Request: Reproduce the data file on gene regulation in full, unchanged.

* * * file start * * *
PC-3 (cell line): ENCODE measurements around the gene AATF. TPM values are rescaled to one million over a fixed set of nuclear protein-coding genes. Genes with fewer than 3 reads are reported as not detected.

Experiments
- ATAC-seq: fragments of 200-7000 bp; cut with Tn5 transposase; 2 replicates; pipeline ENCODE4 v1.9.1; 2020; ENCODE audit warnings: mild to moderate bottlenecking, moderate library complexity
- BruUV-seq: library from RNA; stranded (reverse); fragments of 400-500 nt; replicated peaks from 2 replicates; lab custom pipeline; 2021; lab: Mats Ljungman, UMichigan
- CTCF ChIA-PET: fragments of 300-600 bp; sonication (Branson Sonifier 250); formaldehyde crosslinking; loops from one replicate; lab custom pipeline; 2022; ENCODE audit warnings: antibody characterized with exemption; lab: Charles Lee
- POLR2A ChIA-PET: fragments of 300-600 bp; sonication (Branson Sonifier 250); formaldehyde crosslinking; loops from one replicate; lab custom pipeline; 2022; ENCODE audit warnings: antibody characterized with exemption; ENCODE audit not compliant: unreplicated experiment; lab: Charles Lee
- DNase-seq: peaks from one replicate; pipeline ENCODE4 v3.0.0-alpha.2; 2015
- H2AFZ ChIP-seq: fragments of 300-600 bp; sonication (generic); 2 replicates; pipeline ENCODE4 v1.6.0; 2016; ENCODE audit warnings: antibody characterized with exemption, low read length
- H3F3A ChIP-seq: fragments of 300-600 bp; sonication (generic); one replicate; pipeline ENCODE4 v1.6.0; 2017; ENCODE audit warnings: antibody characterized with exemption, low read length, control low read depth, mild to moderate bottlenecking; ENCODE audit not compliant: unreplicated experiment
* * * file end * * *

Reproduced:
PC-3 (cell line): ENCODE measurements around the gene AATF. TPM values are rescaled to one million over a fixed set of nuclear protein-coding genes. Genes with fewer than 3 reads are reported as not detected.

Experiments
- ATAC-seq: fragments of 200-7000 bp; cut with Tn5 transposase; 2 replicates; pipeline ENCODE4 v1.9.1; 2020; ENCODE audit warnings: mild to moderate bottlenecking, moderate library complexity
- BruUV-seq: library from RNA; stranded (reverse); fragments of 400-500 nt; replicated peaks from 2 replicates; lab custom pipeline; 2021; lab: Mats Ljungman, UMichigan
- CTCF ChIA-PET: fragments of 300-600 bp; sonication (Branson Sonifier 250); formaldehyde crosslinking; loops from one replicate; lab custom pipeline; 2022; ENCODE audit warnings: antibody characterized with exemption; lab: Charles Lee
- POLR2A ChIA-PET: fragments of 300-600 bp; sonication (Branson Sonifier 250); formaldehyde crosslinking; loops from one replicate; lab custom pipeline; 2022; ENCODE audit warnings: antibody characterized with exemption; ENCODE audit not compliant: unreplicated experiment; lab: Charles Lee
- DNase-seq: peaks from one replicate; pipeline ENCODE4 v3.0.0-alpha.2; 2015
- H2AFZ ChIP-seq: fragments of 300-600 bp; sonication (generic); 2 replicates; pipeline ENCODE4 v1.6.0; 2016; ENCODE audit warnings: antibody characterized with exemption, low read length
- H3F3A ChIP-seq: fragments of 300-600 bp; sonication (generic); one replicate; pipeline ENCODE4 v1.6.0; 2017; ENCODE audit warnings: antibody characterized with exemption, low read length, control low read depth, mild to moderate bottlenecking; ENCODE audit not compliant: unreplicated experiment